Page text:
Book review: We need to talk by Richard Heyman

Posted on February 8, 2010 
Filed Under Anita, Book Review, The Star

By Anita Matthews
Published in ParenThots, The Star, Feb 8, 2010

WE NEED TO TALK - TOUGH CONVERSATIONS WITH YOUR KIDS
By Richard Heyman
Publisher: Adams Media

Communications professor Richard Heyman’s book is a refreshing change from the standard staple available on store shelves. Instead of focusing on why parents need to communicate with their offspring, Heyman details the “hows”.

That nailed it for me. As a parent I have often found it difficult to say the right thing to my children and more often than not, I come off sounding as if I am taking sides. Needless to say, most times, the right words come to me only in retrospect. Perhaps I should write down past experiences for future reference. That is exactly what Heyman delivers in the 200-odd pages of this very useful book.

He starts off by sharing his and his wife’s experience of teaching their son the value of responsibility. The latter was 18 and of legal age but was jobless and not interested in college. According to Heyman, his son had always rejected parental authority and they knew they were unable to manage him. The best solution was for him to move out and take charge of his own life.

Heyman then recounted in intimate detail the conversation he and his wife had with the boy. It was an illuminating read as they managed to get their son to come to terms with the fact that he’s an adult and while they loved him very much, they had to let him go for his own good. One would argue that this is hardly an Asian parenting style but I beg to differ. Having witnessed couples, including my parents, suffer as they care for the sons and daughters who never move out, has changed my view on dependence and independence. Elderly parents have a right to enjoy their twilight years, too.

Intimacy apart, Heyman’s greatest value in the book is the potential and actual conversation starters and conservation outcomes for a range of difficult subjects parents can have with their kids. Sex, death, divorce, toys, money, behaviour and attitude are discussed at length here. Each conversation is sensitive of a child’s perception and delivered with logic.

Unlike most books that are written for specific age groups, Heyman has scripted conversations for toddlers to school children to teens. For each age segment, Heyman begins by providing a brief introduction and context to the conversation that would take place and the importance of nurturing good discussions at a young age.

The scripts are articulate, thoughtful and tactful with a positive tone that does not patronise nor preach. Within the script, Heyman also explains why a child would answer in a certain manner and how parents can counter the response without confusing the child. He offers appropriate responses that would encourage the child to think for himself and not judge others through presumption. For instance, a conversation with a pre-schooler about a special classmate on page 91 went like this:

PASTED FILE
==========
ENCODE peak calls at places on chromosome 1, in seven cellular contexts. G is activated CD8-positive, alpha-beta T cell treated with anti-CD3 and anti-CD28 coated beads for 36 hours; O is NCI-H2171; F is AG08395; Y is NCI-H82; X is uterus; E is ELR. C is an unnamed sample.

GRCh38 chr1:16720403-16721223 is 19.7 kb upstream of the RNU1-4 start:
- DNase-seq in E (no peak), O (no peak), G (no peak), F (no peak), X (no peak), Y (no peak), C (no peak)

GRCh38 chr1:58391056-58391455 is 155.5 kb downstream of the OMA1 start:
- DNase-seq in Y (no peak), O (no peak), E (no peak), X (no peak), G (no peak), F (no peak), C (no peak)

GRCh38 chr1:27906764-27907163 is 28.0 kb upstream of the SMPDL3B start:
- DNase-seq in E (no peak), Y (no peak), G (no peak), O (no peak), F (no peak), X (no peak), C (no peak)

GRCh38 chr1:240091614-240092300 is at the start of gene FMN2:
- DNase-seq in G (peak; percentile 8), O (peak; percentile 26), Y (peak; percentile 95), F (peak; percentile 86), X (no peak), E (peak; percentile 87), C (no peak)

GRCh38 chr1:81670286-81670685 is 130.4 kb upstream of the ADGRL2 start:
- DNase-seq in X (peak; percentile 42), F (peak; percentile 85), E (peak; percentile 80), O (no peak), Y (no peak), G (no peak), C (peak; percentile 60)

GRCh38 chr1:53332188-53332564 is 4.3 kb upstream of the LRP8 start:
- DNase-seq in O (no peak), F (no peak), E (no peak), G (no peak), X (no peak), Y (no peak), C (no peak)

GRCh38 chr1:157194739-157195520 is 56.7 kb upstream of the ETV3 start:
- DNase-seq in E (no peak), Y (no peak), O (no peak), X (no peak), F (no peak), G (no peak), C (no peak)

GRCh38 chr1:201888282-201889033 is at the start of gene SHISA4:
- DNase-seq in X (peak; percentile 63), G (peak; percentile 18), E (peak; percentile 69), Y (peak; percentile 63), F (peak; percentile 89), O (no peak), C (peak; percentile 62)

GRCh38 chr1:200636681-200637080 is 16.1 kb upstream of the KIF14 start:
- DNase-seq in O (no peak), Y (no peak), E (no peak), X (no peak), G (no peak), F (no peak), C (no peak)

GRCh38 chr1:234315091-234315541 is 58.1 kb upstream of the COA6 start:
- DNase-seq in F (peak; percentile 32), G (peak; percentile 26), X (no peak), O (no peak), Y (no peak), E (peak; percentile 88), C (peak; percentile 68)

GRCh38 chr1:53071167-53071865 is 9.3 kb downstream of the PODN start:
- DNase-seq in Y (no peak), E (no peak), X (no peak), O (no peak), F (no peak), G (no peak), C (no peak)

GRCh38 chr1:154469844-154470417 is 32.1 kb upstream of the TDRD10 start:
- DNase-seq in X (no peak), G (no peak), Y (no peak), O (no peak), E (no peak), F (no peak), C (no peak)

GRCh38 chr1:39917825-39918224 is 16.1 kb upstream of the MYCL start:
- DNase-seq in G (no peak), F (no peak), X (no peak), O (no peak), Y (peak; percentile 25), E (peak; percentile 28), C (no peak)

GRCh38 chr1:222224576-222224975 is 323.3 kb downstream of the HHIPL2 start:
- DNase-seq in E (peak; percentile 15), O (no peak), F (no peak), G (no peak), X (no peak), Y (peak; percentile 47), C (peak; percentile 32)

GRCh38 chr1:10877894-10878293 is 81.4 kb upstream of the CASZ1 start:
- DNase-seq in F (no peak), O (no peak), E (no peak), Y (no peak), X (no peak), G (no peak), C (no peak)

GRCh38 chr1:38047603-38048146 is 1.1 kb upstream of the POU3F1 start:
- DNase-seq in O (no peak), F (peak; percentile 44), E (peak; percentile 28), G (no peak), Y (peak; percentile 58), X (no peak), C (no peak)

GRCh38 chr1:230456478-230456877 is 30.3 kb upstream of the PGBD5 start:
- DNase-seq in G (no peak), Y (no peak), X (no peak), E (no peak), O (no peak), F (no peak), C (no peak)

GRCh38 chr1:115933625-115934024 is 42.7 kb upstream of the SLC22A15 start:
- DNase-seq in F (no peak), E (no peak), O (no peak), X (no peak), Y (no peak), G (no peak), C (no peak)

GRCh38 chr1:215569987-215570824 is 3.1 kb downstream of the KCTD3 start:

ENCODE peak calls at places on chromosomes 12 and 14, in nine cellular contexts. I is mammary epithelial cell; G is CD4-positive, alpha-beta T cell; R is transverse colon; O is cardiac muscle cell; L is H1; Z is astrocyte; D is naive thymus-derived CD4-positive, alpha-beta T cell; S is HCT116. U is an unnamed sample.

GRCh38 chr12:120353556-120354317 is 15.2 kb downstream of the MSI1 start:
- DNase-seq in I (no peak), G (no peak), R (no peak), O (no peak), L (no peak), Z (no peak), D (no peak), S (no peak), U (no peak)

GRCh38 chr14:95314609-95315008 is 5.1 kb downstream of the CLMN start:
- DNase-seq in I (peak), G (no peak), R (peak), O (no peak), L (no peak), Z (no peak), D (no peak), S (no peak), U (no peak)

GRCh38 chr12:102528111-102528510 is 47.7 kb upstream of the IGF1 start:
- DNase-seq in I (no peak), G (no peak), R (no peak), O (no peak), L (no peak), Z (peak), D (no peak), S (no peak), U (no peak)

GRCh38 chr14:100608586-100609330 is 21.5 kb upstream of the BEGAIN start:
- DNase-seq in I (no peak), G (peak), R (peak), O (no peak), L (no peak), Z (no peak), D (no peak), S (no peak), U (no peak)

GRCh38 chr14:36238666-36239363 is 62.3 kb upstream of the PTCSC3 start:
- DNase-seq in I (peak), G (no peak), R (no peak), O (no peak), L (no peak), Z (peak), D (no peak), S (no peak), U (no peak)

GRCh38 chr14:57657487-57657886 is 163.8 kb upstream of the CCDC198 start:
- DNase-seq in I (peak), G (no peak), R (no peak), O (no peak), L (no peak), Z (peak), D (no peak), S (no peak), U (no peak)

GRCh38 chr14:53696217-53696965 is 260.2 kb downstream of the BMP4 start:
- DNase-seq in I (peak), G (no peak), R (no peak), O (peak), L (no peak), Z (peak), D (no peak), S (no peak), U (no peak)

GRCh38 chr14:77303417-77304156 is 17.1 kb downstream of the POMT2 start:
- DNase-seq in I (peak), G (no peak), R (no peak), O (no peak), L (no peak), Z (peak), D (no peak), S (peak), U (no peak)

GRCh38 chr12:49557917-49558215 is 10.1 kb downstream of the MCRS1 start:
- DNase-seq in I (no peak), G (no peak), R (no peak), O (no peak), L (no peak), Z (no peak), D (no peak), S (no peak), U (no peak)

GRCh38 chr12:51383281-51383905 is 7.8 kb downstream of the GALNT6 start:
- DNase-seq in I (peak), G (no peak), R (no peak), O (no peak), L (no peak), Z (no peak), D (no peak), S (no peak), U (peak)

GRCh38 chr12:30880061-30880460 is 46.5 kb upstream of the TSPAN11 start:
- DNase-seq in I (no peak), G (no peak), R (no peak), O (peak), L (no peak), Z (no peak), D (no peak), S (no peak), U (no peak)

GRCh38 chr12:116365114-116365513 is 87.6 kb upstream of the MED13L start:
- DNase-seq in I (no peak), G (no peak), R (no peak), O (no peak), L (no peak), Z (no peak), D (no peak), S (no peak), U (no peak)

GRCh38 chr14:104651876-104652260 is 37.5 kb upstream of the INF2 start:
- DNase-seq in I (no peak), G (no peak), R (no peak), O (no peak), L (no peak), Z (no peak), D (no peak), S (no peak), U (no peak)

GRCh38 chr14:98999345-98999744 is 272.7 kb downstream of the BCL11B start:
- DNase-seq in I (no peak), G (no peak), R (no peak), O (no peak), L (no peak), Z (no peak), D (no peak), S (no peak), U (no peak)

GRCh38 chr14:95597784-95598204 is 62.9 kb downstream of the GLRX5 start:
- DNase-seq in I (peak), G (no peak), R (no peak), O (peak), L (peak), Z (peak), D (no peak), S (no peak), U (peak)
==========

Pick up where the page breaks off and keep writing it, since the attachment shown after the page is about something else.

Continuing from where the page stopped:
You: Laura was born with something that makes it harder for her to learn as quickly as you and your friends.
Child: Why?
You: It happens that sometimes babies are born that way.
Child: Could I be that way?
You: No, it actually happens before you are born, when you’re still in your mommy’s tummy.
Child: Can you fix her?
You: Do you think she needs to be fixed?
Child: Yes. Then she could do things easier. She could dance better.
You: Don’t you think she dances well?
Child: Yes, but not as good as us.
You: Is it okay for her to be different? Do you still like her? Do the other girls like her?
Child: I like her. Other girls like her, too.
You: How do you think Laura feels? Does she like you and the other girls? Does she like dancing?
Child: She likes me. She always wants to dance near me and play, too. She likes dancing.
You: I hope you will always be nice to her and to any other girls and boys who seem different from you.
Child: I will.

Now the subject of dance that was discussed might seem trivial to adults but in actual fact, it is a serious matter for any child and its outcome does set the tone on how a growing child would perceive special people or how they would perceive their parents’ view on special people.

Heyman has previously written how-to books and this how-to book is an easy read. The information is well thought out and laid out. Each chapter discusses a topic all parents would encounter at some point in the parenting years. The book can be read and re-read over and over again, depending on the issue at hand. It is a great resource for parents.

Since mankind did not get a manual on raising kids, Heyman’s book is a wonderful addition for folks who aspire to connect effectively with their kids. After all, parents do share a common goal – that is to raise thoughtful kids.

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